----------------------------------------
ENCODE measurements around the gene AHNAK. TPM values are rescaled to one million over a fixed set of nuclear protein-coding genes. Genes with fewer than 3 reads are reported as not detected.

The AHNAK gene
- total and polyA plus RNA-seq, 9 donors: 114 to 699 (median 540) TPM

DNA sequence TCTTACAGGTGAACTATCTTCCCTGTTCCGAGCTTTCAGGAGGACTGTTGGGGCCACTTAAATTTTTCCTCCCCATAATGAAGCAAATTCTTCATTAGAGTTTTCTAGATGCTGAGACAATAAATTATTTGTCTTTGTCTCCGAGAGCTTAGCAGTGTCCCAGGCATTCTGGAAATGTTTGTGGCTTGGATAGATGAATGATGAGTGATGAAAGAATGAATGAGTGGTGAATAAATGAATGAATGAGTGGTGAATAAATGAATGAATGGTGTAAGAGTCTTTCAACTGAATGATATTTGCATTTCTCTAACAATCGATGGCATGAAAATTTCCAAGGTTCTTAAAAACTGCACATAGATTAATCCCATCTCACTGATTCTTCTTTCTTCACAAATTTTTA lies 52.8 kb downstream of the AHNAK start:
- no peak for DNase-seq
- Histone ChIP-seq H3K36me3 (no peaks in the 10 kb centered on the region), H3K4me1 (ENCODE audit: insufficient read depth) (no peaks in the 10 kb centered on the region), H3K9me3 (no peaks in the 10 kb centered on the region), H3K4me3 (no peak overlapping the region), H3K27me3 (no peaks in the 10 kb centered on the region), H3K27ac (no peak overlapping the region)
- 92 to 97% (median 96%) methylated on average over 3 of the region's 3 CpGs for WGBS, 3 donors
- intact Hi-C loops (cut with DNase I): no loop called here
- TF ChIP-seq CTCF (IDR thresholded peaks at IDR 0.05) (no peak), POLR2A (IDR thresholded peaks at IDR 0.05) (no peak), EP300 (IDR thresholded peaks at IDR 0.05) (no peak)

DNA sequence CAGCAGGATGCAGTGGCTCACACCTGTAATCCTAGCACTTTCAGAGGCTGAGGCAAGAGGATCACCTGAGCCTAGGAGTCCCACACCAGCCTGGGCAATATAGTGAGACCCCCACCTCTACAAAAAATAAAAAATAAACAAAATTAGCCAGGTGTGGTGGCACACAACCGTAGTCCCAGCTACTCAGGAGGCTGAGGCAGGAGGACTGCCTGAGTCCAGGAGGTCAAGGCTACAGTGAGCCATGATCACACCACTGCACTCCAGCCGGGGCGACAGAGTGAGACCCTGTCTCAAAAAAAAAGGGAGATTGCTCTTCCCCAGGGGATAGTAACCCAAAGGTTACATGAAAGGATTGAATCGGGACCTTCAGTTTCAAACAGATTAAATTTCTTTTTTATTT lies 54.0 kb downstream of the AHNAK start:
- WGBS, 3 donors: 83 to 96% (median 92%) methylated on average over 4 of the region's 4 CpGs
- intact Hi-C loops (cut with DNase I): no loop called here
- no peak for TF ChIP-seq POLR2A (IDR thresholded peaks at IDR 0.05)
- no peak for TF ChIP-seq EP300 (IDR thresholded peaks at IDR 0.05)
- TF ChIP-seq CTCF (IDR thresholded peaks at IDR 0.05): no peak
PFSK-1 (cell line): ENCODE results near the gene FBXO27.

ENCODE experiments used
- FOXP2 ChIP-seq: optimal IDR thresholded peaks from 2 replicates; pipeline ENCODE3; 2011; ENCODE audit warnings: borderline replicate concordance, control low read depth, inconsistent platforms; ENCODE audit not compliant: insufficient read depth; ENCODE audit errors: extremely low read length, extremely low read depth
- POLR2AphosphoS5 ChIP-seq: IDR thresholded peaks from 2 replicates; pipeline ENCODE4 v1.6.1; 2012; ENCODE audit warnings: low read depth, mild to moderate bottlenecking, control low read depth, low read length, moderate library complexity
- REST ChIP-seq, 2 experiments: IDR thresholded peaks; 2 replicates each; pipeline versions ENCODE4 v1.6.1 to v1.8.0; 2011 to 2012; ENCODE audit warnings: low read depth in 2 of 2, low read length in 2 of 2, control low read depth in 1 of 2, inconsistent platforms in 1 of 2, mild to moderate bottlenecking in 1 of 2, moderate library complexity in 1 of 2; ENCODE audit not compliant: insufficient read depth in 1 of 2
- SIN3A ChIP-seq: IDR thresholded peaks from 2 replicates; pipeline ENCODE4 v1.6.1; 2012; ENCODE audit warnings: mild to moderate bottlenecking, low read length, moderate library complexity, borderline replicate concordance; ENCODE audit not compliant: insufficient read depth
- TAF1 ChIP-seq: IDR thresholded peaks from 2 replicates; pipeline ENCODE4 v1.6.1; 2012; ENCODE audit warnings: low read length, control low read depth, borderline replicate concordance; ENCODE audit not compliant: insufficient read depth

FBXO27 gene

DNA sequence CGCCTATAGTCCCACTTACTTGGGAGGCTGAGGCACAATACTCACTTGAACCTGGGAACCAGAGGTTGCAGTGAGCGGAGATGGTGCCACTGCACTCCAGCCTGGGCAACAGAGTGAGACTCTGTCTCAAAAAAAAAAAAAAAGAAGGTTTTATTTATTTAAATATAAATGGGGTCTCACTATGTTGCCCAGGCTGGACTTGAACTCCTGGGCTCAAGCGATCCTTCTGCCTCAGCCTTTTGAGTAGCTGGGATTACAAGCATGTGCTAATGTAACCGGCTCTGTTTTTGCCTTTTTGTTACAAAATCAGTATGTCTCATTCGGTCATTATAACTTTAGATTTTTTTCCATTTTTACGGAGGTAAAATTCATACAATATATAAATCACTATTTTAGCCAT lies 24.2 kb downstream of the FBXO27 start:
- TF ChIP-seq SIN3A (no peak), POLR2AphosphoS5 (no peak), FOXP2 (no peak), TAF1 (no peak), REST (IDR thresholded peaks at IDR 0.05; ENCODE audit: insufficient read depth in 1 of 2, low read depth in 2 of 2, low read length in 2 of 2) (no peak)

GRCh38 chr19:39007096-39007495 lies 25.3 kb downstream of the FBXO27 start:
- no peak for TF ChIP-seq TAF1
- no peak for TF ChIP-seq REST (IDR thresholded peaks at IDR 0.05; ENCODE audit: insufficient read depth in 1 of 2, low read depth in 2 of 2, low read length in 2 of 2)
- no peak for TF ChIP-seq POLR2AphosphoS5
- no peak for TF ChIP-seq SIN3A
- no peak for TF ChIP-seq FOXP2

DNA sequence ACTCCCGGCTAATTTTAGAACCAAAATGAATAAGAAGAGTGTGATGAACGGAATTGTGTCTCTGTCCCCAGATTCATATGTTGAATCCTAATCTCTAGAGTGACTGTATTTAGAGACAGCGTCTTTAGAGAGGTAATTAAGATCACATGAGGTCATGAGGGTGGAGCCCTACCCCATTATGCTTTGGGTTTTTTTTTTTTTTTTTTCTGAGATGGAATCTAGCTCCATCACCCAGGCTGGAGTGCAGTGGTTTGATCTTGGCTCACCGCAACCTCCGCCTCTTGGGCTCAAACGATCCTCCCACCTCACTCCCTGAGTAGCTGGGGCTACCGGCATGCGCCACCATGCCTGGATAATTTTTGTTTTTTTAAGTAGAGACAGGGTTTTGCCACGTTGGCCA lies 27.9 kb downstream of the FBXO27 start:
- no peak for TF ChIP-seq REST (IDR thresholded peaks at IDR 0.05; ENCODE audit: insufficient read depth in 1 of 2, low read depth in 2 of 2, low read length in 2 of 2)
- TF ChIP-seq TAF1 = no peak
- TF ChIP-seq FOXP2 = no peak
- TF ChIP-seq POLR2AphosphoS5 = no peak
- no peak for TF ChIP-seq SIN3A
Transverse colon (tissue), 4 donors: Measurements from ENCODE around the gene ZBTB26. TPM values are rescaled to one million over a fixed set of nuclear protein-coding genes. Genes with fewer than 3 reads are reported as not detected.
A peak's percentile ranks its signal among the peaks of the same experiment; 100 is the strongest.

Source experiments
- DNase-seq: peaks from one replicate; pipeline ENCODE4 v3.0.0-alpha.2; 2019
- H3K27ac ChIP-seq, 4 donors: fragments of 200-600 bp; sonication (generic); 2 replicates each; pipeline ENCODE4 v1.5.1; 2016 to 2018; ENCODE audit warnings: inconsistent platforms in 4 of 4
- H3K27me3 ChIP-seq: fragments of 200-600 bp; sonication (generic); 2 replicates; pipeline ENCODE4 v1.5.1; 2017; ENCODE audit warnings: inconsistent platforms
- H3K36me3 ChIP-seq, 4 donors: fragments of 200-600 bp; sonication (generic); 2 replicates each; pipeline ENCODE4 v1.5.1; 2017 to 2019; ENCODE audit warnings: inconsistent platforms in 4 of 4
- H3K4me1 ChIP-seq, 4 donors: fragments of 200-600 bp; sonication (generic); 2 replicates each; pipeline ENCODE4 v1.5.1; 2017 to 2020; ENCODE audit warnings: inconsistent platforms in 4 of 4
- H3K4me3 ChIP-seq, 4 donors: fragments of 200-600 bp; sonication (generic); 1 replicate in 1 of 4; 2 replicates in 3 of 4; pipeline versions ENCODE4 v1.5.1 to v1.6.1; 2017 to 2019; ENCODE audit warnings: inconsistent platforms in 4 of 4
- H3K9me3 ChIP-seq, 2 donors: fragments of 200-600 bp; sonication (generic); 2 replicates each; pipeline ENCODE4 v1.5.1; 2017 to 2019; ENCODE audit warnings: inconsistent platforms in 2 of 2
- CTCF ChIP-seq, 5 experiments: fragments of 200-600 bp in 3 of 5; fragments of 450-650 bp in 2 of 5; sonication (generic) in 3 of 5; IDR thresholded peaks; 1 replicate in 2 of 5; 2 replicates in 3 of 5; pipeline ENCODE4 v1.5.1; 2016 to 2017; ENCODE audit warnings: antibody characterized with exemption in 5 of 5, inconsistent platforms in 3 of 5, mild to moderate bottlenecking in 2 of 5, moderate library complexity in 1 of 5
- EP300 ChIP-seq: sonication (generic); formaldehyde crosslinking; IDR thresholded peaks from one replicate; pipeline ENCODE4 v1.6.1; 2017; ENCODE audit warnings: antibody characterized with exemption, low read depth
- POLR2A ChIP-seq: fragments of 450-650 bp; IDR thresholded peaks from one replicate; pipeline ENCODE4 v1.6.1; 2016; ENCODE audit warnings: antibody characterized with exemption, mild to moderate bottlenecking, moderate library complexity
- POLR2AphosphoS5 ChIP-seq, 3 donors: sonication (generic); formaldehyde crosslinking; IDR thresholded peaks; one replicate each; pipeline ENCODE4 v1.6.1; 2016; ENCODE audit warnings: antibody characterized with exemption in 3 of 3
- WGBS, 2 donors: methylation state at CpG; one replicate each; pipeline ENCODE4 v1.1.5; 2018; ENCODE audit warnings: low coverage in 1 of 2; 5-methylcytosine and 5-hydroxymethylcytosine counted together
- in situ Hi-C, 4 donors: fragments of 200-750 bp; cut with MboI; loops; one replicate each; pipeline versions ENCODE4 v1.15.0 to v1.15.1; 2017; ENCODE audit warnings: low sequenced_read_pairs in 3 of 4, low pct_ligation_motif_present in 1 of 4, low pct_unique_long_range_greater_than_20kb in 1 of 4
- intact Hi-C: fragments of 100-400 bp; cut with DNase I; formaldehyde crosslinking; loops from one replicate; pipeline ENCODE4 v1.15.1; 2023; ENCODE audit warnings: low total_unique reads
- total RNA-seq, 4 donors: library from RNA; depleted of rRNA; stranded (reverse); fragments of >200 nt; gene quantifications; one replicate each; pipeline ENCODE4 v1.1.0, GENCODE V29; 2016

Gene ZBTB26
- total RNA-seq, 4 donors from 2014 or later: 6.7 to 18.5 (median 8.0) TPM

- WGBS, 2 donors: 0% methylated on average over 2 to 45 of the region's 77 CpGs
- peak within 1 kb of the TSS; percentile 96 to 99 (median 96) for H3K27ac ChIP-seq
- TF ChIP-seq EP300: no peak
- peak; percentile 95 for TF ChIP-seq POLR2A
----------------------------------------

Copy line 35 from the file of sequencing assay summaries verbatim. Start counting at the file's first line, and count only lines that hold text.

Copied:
- TF ChIP-seq FOXP2 = no peak